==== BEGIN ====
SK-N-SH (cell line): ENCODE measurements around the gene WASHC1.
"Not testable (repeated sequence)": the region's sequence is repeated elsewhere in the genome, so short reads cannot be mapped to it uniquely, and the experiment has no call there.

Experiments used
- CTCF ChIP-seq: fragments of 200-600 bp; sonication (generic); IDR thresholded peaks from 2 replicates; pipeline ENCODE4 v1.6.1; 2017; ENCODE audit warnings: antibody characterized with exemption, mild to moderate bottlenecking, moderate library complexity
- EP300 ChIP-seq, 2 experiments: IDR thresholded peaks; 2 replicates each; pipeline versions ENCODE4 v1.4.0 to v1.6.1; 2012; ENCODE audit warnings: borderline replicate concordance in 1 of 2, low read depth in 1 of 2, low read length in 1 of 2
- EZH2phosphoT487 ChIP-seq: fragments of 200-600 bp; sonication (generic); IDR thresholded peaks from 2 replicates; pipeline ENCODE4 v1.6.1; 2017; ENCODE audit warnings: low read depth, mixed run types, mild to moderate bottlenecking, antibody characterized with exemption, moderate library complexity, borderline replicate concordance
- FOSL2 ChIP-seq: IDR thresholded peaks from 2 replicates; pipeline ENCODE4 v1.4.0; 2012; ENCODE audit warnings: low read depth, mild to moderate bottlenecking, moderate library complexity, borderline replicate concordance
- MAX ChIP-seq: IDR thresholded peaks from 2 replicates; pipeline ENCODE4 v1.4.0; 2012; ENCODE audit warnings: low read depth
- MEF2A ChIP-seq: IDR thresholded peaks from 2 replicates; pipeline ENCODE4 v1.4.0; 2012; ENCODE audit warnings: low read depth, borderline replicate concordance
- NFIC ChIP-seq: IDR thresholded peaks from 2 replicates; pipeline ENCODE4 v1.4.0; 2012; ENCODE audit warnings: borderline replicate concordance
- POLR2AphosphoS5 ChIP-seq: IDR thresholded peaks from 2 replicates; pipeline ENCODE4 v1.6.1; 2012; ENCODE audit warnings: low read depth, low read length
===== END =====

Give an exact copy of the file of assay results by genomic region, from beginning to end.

SK-N-SH (cell line): ENCODE measurements around the gene WASHC1.
"Not testable (repeated sequence)": the region's sequence is repeated elsewhere in the genome, so short reads cannot be mapped to it uniquely, and the experiment has no call there.

Experiments used
- CTCF ChIP-seq: fragments of 200-600 bp; sonication (generic); IDR thresholded peaks from 2 replicates; pipeline ENCODE4 v1.6.1; 2017; ENCODE audit warnings: antibody characterized with exemption, mild to moderate bottlenecking, moderate library complexity
- EP300 ChIP-seq, 2 experiments: IDR thresholded peaks; 2 replicates each; pipeline versions ENCODE4 v1.4.0 to v1.6.1; 2012; ENCODE audit warnings: borderline replicate concordance in 1 of 2, low read depth in 1 of 2, low read length in 1 of 2
- EZH2phosphoT487 ChIP-seq: fragments of 200-600 bp; sonication (generic); IDR thresholded peaks from 2 replicates; pipeline ENCODE4 v1.6.1; 2017; ENCODE audit warnings: low read depth, mixed run types, mild to moderate bottlenecking, antibody characterized with exemption, moderate library complexity, borderline replicate concordance
- FOSL2 ChIP-seq: IDR thresholded peaks from 2 replicates; pipeline ENCODE4 v1.4.0; 2012; ENCODE audit warnings: low read depth, mild to moderate bottlenecking, moderate library complexity, borderline replicate concordance
- MAX ChIP-seq: IDR thresholded peaks from 2 replicates; pipeline ENCODE4 v1.4.0; 2012; ENCODE audit warnings: low read depth
- MEF2A ChIP-seq: IDR thresholded peaks from 2 replicates; pipeline ENCODE4 v1.4.0; 2012; ENCODE audit warnings: low read depth, borderline replicate concordance
- NFIC ChIP-seq: IDR thresholded peaks from 2 replicates; pipeline ENCODE4 v1.4.0; 2012; ENCODE audit warnings: borderline replicate concordance
- POLR2AphosphoS5 ChIP-seq: IDR thresholded peaks from 2 replicates; pipeline ENCODE4 v1.6.1; 2012; ENCODE audit warnings: low read depth, low read length